PA ID# 055-99055-00-00; Dare County
PW ID# 1938; Debris Removal from Private Roads
Citation: FEMA-4019-DR-NC, Dare County, Debris Removal from Private Roads, Project Worksheet (PW) 1938.
Cross-Reference: Legal Responsibility, Debris on Private Roads
Summary: In August 2011, Hurricane Irene made landfall along the North Carolina coast causing significant wind damage and local flooding. In general, FEMA approved reimbursement for costs associated with debris removal from non-state system roads classified as Public Vehicular Area (PVA) roads that “are not gated or have restricted access by guards or other means of limiting public access.” Dare County (Applicant) hired a contractor to remove debris from the roads within two private, gated communities, Martin’s Point and Colington Harbor, and requested FEMA fund $275,477 for the costs of debris removal and disposal. FEMA prepared PW 1938 to document the debris removal and disposal, but upon review determined the work was ineligible, because the debris was removed from a gated community with limited public access.
In its first appeal, the Applicant asserted that there is no basis within Disaster Assistance Policy DAP9523.13 Debris Removal from Private Property for the denial of debris removal from private roads based on gates or restricted access. The Applicant stated that the roads within the communities are PVA roads and property owners are taxed at the same rates for sanitation services as all other property owners in unincorporated areas of Dare County. Further, the Applicant claimed that North Carolina General Statute §153A-292, which authorizes county commissioners to establish and operate solid waste collection and disposal services outside the corporate limits of a city, establishes the Applicant’s legal responsibility for the debris removal from the two communities. The FEMA Regional Administrator denied the Applicant’s first appeal stating that the Applicant did not demonstrate its legal responsibility for removing the debris from the two communities. The Applicant submitted its second appeal stating that the removal and disposal of the debris from the two communities was in the best interest of the public, because it was necessary to eliminate the immediate threats to life, public health and safety and to ensure the expedient economic recovery of the affected community. Additionally, the Applicant noted that it levies and collects a uniform sanitation collection and disposal tax on the at-large community, and does not limit the amount of refuse, including disaster-generated debris, collected from the curbside.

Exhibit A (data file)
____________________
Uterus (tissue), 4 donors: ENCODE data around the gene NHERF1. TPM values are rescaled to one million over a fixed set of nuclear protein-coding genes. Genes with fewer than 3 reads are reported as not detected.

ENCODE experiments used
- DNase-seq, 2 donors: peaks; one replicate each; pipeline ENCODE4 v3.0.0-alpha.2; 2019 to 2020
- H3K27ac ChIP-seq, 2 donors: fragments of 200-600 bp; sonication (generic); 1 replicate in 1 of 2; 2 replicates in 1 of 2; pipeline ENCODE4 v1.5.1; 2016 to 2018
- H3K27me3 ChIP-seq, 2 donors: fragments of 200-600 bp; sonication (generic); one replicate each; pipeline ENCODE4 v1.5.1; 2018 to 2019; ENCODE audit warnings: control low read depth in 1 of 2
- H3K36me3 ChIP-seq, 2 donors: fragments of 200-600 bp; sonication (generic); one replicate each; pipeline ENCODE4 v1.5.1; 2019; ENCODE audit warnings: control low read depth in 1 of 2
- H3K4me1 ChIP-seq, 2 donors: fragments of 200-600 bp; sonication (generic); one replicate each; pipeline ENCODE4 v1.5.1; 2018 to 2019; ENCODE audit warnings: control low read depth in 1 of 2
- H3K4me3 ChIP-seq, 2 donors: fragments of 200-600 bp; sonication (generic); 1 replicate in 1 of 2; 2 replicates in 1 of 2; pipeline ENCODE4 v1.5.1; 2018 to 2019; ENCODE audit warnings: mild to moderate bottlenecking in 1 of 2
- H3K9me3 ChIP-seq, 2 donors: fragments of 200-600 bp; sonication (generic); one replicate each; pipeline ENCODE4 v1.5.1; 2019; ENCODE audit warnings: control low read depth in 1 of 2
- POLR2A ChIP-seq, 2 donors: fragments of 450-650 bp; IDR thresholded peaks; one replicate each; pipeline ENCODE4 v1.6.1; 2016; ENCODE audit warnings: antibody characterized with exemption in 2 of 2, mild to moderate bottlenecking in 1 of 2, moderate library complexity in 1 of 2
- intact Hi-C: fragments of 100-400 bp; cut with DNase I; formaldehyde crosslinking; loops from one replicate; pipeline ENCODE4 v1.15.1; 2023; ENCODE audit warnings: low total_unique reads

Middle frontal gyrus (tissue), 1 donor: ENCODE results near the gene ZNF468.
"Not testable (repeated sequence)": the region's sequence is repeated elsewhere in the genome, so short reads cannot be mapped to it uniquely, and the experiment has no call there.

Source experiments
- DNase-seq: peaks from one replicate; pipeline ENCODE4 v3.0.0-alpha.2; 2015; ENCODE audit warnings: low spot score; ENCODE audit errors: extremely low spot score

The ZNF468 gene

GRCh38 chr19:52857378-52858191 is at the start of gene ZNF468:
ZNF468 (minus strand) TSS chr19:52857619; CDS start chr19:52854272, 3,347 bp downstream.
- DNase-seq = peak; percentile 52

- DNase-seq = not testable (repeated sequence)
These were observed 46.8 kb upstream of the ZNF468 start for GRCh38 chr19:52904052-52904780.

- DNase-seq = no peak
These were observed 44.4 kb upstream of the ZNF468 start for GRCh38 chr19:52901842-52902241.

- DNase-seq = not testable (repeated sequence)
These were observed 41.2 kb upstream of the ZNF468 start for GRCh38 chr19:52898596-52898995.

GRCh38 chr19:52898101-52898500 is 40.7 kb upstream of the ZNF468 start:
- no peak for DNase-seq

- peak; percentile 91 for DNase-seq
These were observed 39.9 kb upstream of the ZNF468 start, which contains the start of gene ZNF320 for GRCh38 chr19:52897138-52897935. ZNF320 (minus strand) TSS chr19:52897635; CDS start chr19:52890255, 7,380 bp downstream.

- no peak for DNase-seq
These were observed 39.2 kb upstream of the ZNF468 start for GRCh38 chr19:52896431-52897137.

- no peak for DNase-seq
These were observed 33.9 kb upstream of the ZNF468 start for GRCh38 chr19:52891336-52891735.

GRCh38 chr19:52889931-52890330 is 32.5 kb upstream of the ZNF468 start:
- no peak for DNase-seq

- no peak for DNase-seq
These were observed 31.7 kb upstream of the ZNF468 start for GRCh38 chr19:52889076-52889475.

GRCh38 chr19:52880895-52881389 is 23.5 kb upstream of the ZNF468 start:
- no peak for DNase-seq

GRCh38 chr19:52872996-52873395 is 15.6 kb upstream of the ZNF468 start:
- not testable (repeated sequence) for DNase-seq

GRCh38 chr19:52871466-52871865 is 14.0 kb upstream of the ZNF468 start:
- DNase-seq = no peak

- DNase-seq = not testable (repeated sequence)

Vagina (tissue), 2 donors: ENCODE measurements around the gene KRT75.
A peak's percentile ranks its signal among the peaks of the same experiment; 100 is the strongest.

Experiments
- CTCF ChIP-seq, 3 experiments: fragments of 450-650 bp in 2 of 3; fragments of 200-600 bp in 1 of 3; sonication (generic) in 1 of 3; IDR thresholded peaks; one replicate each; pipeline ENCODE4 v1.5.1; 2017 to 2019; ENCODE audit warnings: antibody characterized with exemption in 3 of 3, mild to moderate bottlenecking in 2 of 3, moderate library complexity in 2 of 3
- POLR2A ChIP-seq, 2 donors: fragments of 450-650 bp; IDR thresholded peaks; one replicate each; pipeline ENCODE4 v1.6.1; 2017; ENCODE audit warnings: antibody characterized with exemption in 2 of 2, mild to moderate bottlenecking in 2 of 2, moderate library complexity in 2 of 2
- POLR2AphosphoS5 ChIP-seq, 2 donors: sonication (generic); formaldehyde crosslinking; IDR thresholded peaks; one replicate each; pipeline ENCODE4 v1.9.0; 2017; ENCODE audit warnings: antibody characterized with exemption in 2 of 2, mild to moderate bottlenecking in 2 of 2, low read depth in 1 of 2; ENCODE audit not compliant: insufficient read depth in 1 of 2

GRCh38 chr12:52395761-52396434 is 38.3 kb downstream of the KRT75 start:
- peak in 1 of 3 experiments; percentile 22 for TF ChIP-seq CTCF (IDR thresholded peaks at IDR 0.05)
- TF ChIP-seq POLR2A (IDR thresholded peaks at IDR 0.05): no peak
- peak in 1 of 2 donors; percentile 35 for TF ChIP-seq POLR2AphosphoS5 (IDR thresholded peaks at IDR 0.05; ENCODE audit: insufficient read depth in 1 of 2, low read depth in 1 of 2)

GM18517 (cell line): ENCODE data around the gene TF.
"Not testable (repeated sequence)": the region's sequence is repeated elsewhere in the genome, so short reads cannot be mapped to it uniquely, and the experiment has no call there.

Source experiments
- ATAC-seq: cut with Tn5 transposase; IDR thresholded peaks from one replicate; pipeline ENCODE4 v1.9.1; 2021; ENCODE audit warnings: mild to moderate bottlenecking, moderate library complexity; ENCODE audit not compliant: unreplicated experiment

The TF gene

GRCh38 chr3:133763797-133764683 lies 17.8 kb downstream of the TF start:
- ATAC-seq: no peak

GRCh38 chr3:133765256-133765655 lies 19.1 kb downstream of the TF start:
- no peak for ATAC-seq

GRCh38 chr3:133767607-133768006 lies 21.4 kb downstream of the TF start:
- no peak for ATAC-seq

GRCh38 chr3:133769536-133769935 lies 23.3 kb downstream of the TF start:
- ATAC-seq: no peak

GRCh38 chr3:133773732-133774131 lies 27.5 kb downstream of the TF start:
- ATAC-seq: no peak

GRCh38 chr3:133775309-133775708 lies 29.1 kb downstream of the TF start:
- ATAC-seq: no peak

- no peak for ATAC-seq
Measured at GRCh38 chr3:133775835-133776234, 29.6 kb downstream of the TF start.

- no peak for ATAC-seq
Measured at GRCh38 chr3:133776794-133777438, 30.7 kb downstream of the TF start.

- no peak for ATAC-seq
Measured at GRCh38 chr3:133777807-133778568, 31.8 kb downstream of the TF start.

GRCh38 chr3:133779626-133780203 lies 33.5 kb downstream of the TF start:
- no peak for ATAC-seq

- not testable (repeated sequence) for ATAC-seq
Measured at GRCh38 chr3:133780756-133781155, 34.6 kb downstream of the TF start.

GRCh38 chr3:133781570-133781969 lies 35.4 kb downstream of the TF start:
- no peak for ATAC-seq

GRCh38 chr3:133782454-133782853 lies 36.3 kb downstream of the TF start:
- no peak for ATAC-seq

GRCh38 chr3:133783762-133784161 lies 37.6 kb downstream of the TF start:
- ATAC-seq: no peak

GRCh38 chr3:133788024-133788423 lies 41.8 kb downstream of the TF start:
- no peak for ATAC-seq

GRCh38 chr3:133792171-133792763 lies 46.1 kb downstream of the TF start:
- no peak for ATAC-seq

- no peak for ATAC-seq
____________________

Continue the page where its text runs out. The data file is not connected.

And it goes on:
Issue: Has the Applicant demonstrated that it has the legal responsibility to remove debris from the two gated communities?
Rationale: 44 CFR §206.223(a)(3) General work eligibility, Disaster Assistance Program DAP9523.13, Debris Removal from Private Property.